CHICK LIT is a much derided genre, yet its snazzily packaged offspring nestle comfortably at the top of the charts. People accuse these books of being tired and formulaic. But here is a new contender on the scene: Karina Mellinger works within and subverts that formula to depict the myriad nuances of marital breakdown, and achieves something well sculpted, sharply written and biting amusing.
The more Mellinger reveals, the more we feel a strange mixture of pity and contempt for these characters trapped in their weaknesses. Laura's ten-point plan to marry David is one of the funniest and saddest things I have read in a while. This is a dark, toothy, elegant winner.
Stress for Laura Denver-Barrette consists of wondering whether to have the dining room done 'in a pinky shade of red or a reddy shade of pink', but she a problem. She loathes her husband David, a boring lawyer who leaves bits of butter in the jam; this is tricky, because it is his money that enables her to live as she does. Laura's ghastly mother ( the fortune-telling, Harrods-shopping Lydia) isn't much help, but at least she keeps her mouth shut when she catches David in bed with the Russian cleaner. What will Laura do, apart from flinging herself on a hapless estate agent? This thoroughly jaundiced black comedy is one of those rare books without a single likeable character, and all the better for it.
When Laura and David were joined in holy matrimony 15 years ago, all seemed
as clear as a spring day. But 15 years hence a lot has changed. Laura is confused, extremely confused. Not only is she by her own account the world's greatest undiscovered talent, she is married to a man who keeps her in finefettle and upper middle-class luxuries. Of course she's miserable as any one
can understand. This is the plight of our heroine.
How does one have everything that objectively could be had yet find at itscore an unsatisfying drink of despair? Inattentive husband, screwball cleaner (housekeeper) Anouschka, psychotic demeaning mother Lydia, agents who ignore her artistic genius. Seems the entire world conspires to oppress and humiliate her. From this mélange of misery Laura construes an action plan: discover a reason to divorce husband!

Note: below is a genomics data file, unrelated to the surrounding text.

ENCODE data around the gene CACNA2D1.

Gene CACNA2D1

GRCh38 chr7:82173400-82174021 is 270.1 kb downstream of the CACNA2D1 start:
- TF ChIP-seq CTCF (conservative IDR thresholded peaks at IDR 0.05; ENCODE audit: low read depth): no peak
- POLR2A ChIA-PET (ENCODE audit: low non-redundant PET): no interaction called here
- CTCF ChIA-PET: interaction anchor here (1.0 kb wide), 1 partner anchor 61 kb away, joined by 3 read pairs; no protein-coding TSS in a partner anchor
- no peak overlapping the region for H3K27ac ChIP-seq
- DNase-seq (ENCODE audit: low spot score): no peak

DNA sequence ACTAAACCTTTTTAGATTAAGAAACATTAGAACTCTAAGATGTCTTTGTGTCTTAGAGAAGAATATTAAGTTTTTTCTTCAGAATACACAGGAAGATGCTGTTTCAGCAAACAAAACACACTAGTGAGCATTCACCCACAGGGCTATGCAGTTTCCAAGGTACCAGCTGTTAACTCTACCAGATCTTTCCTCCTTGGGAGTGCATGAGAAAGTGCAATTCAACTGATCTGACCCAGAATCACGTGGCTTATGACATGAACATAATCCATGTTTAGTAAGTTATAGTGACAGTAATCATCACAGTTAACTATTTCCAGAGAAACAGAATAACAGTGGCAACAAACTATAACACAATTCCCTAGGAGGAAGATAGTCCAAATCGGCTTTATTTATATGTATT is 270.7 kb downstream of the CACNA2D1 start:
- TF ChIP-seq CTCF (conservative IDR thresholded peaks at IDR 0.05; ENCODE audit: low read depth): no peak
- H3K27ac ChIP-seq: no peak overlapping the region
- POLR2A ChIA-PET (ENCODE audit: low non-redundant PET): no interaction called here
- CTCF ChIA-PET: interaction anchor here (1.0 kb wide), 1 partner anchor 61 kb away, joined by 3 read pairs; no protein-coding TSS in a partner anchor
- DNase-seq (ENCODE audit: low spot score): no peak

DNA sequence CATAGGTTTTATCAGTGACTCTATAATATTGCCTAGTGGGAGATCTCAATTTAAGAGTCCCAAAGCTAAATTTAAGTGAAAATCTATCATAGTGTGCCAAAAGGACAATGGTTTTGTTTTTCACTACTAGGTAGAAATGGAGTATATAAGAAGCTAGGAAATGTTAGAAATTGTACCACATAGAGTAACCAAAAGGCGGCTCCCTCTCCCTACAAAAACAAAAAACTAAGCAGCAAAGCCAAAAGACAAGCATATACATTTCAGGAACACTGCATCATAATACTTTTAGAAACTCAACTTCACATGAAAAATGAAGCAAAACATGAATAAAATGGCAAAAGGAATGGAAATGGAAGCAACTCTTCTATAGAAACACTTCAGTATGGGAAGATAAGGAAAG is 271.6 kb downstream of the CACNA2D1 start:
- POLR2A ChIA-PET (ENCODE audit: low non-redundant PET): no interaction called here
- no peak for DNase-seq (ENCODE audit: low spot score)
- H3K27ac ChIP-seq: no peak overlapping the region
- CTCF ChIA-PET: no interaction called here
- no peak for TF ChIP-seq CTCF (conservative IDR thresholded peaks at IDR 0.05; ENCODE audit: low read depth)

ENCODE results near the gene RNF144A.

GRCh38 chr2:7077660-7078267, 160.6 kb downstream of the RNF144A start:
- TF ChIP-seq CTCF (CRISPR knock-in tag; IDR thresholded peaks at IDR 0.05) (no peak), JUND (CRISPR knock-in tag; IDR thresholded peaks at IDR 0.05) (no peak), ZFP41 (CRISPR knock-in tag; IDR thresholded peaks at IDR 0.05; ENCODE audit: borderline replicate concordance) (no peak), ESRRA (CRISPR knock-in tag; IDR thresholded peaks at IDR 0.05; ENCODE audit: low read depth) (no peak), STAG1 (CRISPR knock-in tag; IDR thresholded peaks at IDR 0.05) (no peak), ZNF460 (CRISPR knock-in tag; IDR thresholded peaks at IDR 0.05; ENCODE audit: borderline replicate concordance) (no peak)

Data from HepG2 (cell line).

It is from this takeoff point that the bullet train to Hades begins. Whether or not Laura succeeds in finding her divorce worthy reason, the reader can be certain of one thing: it will not be for want of trying. With keen wit and sardonic viewpoint sharply in hand Karina Mellinger offers an
entertaining and imaginative behind the scenes glimpse of television's Desperate Housewives in production. Being a blonde, Laura is well aware of the maxim blondes have more fun, yet she believes she was dreadfully
unadvised and left at the station, thereby missing the last train to the blonde Promised Land.
Our heroine is undaunted. Operating from the premise 'gentlemen prefer blondes,' she has for her displeasure landed herself a husband who's a gentleman with an overabundance of gentle, and a personality that when not
downright soporific is torrentially tedious. When one considers the comedic way Laura selects a husband, her step by step strategy hilariously itemized as a land-a-mate shopping list, one is immediately struck by the cunning,single mindedness, and yes genius Laura is possessed of. Yet one must at the
same time consider that finding a life mate is not a paint-by-numbers maneuver. Perhaps Laura has merely received the goods she has paid for, no frills attached.
However, despite the number of obstacles in her path to greatness, despite her overreaching solipsism, despite her explosions of anger for the simplest
of transgressions, one cannot simply write her off as inconsequential, nor
can one entirely despise her. Let's just say she's got that indefinable something.
So, in summation: A great trip down Memory of Misery lane with an odd yet oddly appealing conductor. Drop in to this title for a visit and find the confluence where Desperate Housewives and innovative authorship produce a
novel of grand import.